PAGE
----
Boris Johnson has announced a new set of rules as the UK's coronavirus lockdown goes into the next phase.
Sky News' experts provide their analysis on the new plans.
"Get the timing wrong and the government will have to reimpose lockdown to stop a second wave"
By Thomas Moore, science correspondent
Easing the lockdown depends on a series of big "ifs", the prime minister said.
Only if the number of cases continues to fall and only if the virus does not begin to spread faster.
Giving us more freedom is to a large extent a political gamble.
More from Covid-19
The number of new cases are following a reassuring downward trend.
The lockdown has shrunk the epidemic. Staying at home has saved lives.
But the more contact there is between people, the more the virus spreads.
The R number that the prime minister referred to is somewhere between 0.5 and 0.9 at the moment. Every 10 infected people will pass the virus on to five to nine others.
But if the R number climbs above one, the epidemic could quickly take off again.
Even Germany, which has done so much right in controlling the virus, has seen a rapid increase in transmission and some regions are reimposing restrictions on movement.
The prime minister said easing lockdown can only happen if the number of cases continues to fall.
Right now there are an estimated 200,000 people who have the infection.
And the true number of new infections every day is thought to be around 20,000. Those are the numbers that will give the government sleepless nights.
It is no surprise that outdoor activity and relaxation is being eased first. It is far easier to maintain the two metre rule outside.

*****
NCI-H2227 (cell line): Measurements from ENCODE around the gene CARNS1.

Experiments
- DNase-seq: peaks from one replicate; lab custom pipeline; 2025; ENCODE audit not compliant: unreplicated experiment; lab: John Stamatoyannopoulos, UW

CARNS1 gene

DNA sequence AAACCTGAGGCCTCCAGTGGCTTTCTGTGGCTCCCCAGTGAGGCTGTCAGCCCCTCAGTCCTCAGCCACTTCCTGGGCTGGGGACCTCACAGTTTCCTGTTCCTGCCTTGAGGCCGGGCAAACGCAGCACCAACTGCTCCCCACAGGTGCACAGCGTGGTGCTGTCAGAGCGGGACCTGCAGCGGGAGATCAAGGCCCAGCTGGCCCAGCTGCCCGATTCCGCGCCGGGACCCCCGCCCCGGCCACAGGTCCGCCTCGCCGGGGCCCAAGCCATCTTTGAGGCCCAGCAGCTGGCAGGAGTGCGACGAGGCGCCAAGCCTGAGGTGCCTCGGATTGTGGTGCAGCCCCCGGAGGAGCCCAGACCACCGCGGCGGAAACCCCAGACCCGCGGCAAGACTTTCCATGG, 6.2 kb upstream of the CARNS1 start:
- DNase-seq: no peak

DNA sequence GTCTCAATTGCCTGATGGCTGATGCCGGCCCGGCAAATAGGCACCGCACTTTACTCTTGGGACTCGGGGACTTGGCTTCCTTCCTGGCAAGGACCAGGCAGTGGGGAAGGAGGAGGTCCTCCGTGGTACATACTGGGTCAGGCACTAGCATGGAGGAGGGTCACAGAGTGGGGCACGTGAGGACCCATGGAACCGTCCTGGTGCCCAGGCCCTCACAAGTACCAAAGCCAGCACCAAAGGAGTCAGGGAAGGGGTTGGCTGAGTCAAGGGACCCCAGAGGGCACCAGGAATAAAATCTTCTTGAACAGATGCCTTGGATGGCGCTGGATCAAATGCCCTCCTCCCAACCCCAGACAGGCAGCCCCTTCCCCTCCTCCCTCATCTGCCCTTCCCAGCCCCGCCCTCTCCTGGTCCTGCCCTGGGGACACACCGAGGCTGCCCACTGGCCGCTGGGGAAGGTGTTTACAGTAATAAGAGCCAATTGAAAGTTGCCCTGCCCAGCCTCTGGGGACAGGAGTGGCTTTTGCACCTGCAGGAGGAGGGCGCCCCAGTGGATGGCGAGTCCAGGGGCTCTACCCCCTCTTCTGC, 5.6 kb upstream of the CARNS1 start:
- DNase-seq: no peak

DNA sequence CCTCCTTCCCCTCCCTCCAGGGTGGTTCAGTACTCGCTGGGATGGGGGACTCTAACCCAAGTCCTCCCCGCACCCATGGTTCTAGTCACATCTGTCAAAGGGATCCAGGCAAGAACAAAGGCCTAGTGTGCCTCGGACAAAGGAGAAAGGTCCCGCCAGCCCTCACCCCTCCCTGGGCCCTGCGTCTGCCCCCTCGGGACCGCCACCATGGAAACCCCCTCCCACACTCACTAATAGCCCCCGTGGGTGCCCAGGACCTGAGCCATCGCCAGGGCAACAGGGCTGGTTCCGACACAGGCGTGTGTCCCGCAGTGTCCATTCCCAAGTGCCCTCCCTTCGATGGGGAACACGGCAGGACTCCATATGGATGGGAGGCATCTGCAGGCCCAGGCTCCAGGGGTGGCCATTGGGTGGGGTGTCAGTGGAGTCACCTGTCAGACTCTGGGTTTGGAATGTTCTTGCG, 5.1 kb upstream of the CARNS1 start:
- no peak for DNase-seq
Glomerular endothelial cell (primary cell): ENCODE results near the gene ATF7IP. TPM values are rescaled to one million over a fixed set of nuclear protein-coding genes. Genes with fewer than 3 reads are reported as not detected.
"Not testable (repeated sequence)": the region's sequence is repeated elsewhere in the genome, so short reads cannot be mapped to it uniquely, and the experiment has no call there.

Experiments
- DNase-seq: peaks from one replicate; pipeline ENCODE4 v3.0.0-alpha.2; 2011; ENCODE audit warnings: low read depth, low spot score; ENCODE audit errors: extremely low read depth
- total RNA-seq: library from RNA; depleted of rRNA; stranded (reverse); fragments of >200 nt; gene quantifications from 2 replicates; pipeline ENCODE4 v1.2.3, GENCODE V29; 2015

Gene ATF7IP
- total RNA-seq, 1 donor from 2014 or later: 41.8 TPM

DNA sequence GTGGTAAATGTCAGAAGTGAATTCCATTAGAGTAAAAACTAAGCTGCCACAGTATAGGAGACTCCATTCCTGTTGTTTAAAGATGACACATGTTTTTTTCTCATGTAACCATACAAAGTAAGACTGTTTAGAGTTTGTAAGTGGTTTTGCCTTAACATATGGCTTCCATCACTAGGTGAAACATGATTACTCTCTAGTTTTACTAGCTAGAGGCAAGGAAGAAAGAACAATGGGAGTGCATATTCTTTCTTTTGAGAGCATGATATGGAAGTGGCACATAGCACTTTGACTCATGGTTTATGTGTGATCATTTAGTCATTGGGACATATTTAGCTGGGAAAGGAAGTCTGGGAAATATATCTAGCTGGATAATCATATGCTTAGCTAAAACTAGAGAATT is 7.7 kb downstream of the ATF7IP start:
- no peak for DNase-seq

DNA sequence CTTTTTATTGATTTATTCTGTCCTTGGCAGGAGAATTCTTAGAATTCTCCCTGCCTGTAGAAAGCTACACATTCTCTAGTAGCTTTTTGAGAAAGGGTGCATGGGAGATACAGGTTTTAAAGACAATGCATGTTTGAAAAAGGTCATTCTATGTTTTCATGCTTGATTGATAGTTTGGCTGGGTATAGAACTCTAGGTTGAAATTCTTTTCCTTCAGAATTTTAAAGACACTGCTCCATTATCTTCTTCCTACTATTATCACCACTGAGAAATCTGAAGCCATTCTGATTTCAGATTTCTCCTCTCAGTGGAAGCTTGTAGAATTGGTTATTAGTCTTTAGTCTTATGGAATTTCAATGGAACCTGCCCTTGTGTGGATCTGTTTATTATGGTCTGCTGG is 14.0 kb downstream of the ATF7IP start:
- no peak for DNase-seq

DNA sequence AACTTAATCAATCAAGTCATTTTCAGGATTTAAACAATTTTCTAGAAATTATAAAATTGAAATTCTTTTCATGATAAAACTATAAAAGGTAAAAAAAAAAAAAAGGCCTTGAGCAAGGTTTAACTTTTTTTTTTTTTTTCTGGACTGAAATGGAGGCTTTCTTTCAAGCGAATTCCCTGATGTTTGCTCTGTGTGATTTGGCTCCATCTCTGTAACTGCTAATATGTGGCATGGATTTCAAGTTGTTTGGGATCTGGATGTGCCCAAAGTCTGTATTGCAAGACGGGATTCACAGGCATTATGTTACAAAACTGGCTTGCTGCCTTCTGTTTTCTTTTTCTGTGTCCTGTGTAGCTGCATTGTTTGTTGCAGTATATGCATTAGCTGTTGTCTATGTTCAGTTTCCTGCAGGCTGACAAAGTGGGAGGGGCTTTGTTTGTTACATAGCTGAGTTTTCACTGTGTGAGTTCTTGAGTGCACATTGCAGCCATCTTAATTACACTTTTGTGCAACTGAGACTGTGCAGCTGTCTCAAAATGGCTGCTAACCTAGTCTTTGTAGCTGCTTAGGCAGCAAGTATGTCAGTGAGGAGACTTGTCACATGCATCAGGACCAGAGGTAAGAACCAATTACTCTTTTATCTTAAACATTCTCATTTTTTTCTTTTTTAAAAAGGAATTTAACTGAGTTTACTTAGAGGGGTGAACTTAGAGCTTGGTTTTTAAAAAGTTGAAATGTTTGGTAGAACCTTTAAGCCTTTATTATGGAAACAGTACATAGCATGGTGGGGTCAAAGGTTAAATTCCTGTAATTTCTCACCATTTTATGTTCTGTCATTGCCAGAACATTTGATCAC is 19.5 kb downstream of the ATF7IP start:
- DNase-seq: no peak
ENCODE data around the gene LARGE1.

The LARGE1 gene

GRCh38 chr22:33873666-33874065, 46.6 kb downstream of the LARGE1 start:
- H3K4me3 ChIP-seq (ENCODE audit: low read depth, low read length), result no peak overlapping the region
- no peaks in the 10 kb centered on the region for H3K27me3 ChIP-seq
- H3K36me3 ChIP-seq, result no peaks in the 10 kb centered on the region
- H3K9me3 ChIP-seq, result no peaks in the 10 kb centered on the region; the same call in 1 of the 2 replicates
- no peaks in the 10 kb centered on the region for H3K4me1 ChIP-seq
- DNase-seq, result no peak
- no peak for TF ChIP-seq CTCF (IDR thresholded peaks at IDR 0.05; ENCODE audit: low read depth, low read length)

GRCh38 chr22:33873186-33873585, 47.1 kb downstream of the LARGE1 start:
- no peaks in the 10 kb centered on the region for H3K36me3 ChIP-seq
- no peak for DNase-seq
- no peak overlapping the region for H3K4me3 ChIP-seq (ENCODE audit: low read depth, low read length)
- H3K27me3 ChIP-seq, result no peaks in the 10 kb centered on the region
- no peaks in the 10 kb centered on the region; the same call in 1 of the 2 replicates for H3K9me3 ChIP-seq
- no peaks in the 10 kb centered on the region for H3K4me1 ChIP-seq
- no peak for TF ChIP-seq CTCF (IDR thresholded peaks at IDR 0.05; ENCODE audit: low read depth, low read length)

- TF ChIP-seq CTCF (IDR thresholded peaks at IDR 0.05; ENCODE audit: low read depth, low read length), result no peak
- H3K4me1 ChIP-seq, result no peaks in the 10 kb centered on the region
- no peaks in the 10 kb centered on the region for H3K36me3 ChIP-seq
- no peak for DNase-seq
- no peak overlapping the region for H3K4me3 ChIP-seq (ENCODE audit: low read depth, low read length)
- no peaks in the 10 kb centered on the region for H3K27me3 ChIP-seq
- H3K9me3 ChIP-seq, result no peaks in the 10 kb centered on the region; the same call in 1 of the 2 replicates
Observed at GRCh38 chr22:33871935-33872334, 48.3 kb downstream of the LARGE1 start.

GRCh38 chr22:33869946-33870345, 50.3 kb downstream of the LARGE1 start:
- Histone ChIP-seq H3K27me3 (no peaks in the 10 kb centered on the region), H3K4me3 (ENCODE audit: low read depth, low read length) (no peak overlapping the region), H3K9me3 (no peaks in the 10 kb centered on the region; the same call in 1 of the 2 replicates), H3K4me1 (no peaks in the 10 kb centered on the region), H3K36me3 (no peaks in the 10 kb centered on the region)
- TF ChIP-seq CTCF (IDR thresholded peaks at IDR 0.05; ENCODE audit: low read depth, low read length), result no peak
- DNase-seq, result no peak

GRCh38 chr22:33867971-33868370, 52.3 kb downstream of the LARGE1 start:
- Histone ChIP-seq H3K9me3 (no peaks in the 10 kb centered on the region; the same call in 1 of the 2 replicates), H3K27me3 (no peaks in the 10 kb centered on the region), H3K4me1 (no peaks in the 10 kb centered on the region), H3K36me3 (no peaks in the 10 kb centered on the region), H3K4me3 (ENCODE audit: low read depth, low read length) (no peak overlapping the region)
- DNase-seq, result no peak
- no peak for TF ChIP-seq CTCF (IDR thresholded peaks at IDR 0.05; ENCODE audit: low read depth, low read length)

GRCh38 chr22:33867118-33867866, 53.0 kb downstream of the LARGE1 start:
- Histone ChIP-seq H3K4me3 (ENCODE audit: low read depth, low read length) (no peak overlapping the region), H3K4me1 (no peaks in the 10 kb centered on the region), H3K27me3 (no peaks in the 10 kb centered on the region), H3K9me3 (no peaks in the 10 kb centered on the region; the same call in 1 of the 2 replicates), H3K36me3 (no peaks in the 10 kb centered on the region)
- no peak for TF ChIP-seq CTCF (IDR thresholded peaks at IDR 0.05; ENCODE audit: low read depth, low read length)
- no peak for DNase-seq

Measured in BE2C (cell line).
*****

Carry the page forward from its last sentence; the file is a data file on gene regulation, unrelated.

And no surprise that people are being urged to avoid the confines of public transport for the same reason.
But re-opening schools, pubs and restaurants is much higher risk.
Get the timing wrong and the government would quickly have to reimpose the lockdown or the country would head into a second wave of COVID-19.
"The push for construction to get back to work shows the lockdown has been more effective than expected"
By Ed Conway, economics editor
One of the more telling moments in the prime minister's address tonight was when he said that some workers – especially those who work in construction and manufacturing – should "be actively encouraged to go to work".
The context to this is that in one very real sense the government's lockdown has been even more effective than they really expected.
Although there was a lack of clarity about it early on, they never really wanted the construction sector to grind to a halt.
They never really intended for the manufacturing sector to drop its output so quickly and comprehensively.
They mostly expected the parts of the economy affected by the lockdown would be areas where social distancing was most difficult: hospitality, restaurants, hotels, schools and so on.
But, the construction and manufacturing sectors have had their sharpest decline on record. The economy has ground to even more of a halt than the lockdown was supposed to engineer.
Indeed the furlough scheme now has more than six million people being paid by the state, with a bill that is close (though not yet quite in excess of) the monthly NHS budget.
So while much of the emphasis in the PM's speech was about caution and the slowness of removing those lockdown measures, it is clear that he also wants for those parts of the economy that were never really supposed to have shut down to be restarted.
That brings us to a broader issue – that while many have criticised the government for how slow it was to impose these economic measures, in reality many employers and employees were already reacting with caution well before the official shutdown began.
Which raises another question: will that caution remain in place even after the formal lockdown measures have been lifted?
And what of the economic impact? So far the lockdown timetable is more or less in line with what both the Office for Budget Responsibility and the Bank of England have plugged into their models – lasting until the end of this quarter with a slowish return to normal life thereafter.